YouTube will be creating a $100 million fund to be disbursed over three years to invest in “thoughtful, original children’s content” on YouTube and YouTube Kids.
“Responsibility is our number one priority at YouTube, and nothing is more important than protecting kids and their privacy,” YouTube CEO Susan Wojcicki said in a blog post about the changes Wednesday.
Smith, the FTC official, said that he hoped YouTube’s actions would eventually lead to YouTube — and other general-audience platforms — hosting “kid-safe zones.”
The group affected most deeply by the changes will be kids-content creators, who stand to make less money and also face the risk of getting swept up into their own FTC penalties. And that may mean YouTube simply has fewer kids-video creators.
The settlement with Google was the FTC’s first battle of this kind but not the last, the commission said. Smith said more actions against large tech platforms, including possibly those that record voice commands, are more likely following the action against Google and YouTube.
“If you think about all the platforms out there, and all the economic power that they wield and the amount of content that they host, this is game-changing,” he said.
The FTC also warned that deceptive kids-content creators on YouTube could face their own aggressive fines. As part of the settlement, the FTC will make a sweep of YouTube’s videos after the company has implemented its required changes. Because YouTube will now require uploaders to identify videos directed at children, any channels that lie about the nature of their kids videos could be caught by the FTC in that sweep — and face “strong” civil-penalty fines, Smith said.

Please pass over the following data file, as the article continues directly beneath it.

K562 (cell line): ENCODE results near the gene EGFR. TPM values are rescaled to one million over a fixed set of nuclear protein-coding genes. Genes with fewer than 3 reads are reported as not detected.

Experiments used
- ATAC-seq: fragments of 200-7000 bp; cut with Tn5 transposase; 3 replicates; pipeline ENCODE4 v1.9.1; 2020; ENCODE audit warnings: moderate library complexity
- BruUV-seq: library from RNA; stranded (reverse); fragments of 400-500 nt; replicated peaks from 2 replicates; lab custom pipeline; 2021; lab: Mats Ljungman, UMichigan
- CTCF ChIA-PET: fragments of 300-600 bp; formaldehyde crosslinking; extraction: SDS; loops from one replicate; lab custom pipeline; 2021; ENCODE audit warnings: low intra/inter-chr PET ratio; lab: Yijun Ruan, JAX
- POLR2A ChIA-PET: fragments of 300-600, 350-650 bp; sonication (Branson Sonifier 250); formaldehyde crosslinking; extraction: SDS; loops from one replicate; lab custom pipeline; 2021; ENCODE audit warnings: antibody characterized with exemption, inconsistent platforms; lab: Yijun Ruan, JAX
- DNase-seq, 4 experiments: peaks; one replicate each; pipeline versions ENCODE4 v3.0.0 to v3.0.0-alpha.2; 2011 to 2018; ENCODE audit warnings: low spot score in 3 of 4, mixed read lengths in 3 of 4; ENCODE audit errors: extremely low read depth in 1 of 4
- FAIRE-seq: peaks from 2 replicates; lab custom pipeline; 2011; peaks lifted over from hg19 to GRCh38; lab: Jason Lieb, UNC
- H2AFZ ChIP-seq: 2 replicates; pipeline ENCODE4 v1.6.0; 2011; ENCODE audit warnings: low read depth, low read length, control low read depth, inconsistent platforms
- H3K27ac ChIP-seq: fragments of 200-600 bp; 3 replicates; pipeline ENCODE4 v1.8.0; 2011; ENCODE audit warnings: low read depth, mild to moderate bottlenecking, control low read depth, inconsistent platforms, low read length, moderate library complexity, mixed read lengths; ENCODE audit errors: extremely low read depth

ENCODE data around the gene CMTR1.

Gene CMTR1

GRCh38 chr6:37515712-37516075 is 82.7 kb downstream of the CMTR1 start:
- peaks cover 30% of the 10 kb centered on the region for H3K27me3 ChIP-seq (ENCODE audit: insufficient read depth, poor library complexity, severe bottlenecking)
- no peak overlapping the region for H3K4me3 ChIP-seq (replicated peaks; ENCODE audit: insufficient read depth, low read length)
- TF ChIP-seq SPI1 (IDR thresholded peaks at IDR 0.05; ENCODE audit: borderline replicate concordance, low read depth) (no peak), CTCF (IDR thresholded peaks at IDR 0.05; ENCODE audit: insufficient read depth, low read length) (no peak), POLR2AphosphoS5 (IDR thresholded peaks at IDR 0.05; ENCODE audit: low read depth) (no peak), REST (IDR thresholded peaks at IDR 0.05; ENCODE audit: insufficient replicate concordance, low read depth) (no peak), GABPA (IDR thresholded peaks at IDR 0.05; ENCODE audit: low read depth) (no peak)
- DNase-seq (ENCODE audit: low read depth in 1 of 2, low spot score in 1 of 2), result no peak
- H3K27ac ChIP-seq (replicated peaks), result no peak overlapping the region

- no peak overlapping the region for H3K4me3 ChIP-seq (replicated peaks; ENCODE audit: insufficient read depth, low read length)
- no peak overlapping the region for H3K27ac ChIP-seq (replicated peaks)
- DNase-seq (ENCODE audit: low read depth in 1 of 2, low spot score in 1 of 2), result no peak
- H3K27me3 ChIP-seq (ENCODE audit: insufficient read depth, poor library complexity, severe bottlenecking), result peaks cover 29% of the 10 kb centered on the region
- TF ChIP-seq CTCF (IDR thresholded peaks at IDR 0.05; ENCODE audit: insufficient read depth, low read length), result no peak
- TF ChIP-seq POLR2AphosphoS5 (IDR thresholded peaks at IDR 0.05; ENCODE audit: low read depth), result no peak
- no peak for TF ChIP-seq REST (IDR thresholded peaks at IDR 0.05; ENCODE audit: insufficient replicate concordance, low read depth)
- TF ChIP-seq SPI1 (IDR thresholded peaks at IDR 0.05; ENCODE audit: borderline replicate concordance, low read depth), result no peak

Google’s track record
Google has had run-ins with the FTC in the past. In 2013, the agency wrapped up an investigation that decided unanimously that Google wasn’t violating any antitrust laws, after allegations of biased search results.
But government officials have since taken a sharper stance toward tech companies. On Tuesday, The Washington Post reported that more than half of the country’s state attorneys general are targeting Google in an antitrust investigation that could be announced next week.
Regulators and government officials are also scrutinizing the tech industry more broadly. The Justice Department in July announced an antitrust probe into the tech industry more broadly, targeting Google, Apple, Facebook and Amazon. Meanwhile, House Democrats in June announced their own investigation into tech giants, meant to explore whether the companies are engaging in “anti-competitive conduct.”
Google has also faced pressures from regulators in Europe. In March, the search giant was hit with a $1.7 billion fine from the European Commission for “abusive” online ad practices. The Commission said Google exploited its dominance by restricting its rivals from placing their search ads on third-party websites. Last year, the EU’s executive arm fined Google a record $5 billion for unfair business practices around Android, its mobile operating system.
Carrie Mihalcik contributed to this report.
Originally published Sept. 4 at 6:28 am PT.
Update, 12:23 p.m.: Adds details, quotes and context throughout.